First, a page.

Remember a couple months back when I wrote about my ridiculous error log woes? Well, I must be the Queen of Crappy Logs because all that fun slammed back into my life in the form of mail log overload. So what gives!? I’ve cleaned my code on older CakePHP installations, added a new WordPress installation for a new project, swapped out any standard wp_mail() functionality for Mandrill API fun, and followed my usual routines for new websites. WHY IS MY SERVER ON FIRE!?
Apparently this hosting-space-savvy developer needed a lesson in managing a server on her own. I got to see first-hand what happens when you disregard any anti-spam precautions when firing up a new WordPress site. I’ve known about Akismet or Mollom, but never thought they were super necessary. I rarely see the deep admin side of my hosted servers so out of sight out of mind, right? NOT ANYMORE! This is now my server I need to protect; I can’t just turn a blind eye while the mail log file grows 1GB/half hour and crunches all CPU. MUST. SAVE.
THE WORLD. THE SERVER!
At first, I didn’t realize this was spam. I naturally thought back to my error fun from weeks ago and approached this instance as another flare-up. I start by referencing my friend cat /dev/null >mail.log to help clear some space. This moment of clarity lasts seconds, as the spam attempts continue to overflow the screen. I figure, “Hey, I have Mandrill hooked up. Why is Postfix even trying to work without an active local mail server?” This thought leads me to turning off/stopping Postfix.
OKAY! I’ll completely unload Postfix so HA! Won’t even be an option for ya now, server. Take THAT. Wait…what’s it doing? It’s using a DIFFERENT mail option!? Ninety-two kill PID attempts later and holy hell I’ll put back Postfix. Cripes.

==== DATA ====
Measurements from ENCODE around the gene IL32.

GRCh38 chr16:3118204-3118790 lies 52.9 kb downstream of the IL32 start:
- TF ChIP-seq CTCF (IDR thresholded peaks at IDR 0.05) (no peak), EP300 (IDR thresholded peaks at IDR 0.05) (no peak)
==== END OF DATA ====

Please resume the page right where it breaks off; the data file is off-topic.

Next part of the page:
::spam logs continue and I swear they’re even faster/angrier::
…ugh okay. Now what!? Why is this thing so angry! I start to wonder if it’s in fact the WordPress installation. Maybe if I turn off the site for a moment? I flip the switch — silence. Mk, so it’s definitely this WordPress site. This pause gives me a moment to actually read the lines in this out-of-control log stream. That’s when I notice a bunch of phony email addresses using our WordPress site as a domain name. I definitely don’t have any emails listed for that domain name so finally the spam lightbulb goes off. Great! At least I have a clue!
Time to bust out the anti-spam guns. The most popular solution is Akismet so I went there and got a key. Back in my day ::shakes a cane::, Akismet was free to anyone. I can understand that their popularity and success has resulted in them asking for some maintenance help. Anything would be worth a quiet mail log at this point. I snag a key and pop it into place in my WordPress installation. I also decide to shove a Captcha plugin even though I disabled all commenting for good measure. It’s amazing how resilient these spam bots are even when all commenting/pinging functionality is turned off.
Welp! It’s not complete log silence, but I can see a shift in the log messages. Instead of trying to send these spam mails through a dormant mail server, I see Akismet doing it’s job of double-checking each one and rejecting accordingly. Lovely! I may still be racking up a sizable log file over time, but at least my server CPU is back to normal and free again. Hooray!
Now that I have some time to consider alternative measures, I can’t help but question if Akismet is the best solution for WordPress spam protection. They are very robust now and provide a great third-party check, but is that server-to-server jump so necessary for the sake of some phony email? For now, I believe it is. I can see myself shifting my stance once I get my feet wet and more familiarized with the whole spam front. There are many alternatives out there that can keep you within your own server; privacy-crazed developers rejoice! Be sure to check them out for yourself and save yourself from this chaotic, spammy mess!
That’s all for now! Happy coding :)